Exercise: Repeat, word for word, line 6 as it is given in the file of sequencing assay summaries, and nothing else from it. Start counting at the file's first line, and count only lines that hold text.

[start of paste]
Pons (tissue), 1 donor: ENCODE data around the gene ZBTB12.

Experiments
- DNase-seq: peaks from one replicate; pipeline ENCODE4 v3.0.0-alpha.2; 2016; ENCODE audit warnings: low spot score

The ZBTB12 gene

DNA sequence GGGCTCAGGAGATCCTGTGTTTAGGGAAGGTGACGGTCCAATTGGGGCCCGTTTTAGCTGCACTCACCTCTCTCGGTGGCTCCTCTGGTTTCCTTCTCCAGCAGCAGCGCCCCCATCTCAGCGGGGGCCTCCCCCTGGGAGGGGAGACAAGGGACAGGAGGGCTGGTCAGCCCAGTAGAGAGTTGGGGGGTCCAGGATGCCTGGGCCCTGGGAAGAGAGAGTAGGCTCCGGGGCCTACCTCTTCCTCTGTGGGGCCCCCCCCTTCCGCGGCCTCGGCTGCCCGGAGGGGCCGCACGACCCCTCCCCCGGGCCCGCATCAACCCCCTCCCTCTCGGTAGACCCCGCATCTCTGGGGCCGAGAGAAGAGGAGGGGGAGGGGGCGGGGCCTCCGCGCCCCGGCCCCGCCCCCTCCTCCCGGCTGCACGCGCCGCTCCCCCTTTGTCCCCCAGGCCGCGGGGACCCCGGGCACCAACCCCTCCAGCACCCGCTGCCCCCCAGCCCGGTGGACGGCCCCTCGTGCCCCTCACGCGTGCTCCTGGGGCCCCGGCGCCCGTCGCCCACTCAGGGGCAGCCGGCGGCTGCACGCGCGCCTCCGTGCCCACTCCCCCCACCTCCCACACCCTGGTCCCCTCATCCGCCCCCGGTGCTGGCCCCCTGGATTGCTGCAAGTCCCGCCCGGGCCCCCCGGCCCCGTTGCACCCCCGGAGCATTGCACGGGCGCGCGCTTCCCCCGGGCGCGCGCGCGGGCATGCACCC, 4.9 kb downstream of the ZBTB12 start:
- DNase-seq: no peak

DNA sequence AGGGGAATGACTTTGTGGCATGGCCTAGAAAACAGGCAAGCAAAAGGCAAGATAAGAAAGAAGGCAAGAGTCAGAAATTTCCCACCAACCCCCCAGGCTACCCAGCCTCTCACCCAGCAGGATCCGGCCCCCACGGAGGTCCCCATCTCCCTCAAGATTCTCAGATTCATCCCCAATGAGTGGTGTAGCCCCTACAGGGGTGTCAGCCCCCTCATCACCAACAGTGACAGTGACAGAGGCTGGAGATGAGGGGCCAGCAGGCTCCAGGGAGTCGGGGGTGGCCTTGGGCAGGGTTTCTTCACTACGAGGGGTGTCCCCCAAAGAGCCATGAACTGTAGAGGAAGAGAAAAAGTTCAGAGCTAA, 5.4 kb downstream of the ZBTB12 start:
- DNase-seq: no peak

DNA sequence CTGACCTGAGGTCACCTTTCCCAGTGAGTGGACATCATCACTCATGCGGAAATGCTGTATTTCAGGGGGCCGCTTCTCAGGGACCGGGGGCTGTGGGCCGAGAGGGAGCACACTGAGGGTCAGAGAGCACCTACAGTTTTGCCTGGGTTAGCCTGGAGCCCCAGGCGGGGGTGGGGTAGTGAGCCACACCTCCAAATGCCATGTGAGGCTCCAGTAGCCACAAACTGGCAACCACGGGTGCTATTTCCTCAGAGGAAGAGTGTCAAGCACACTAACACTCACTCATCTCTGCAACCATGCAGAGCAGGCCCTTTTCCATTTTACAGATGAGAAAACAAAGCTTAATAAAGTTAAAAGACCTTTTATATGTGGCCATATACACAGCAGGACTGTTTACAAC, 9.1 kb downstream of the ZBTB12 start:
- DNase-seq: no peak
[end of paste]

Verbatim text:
- DNase-seq: no peak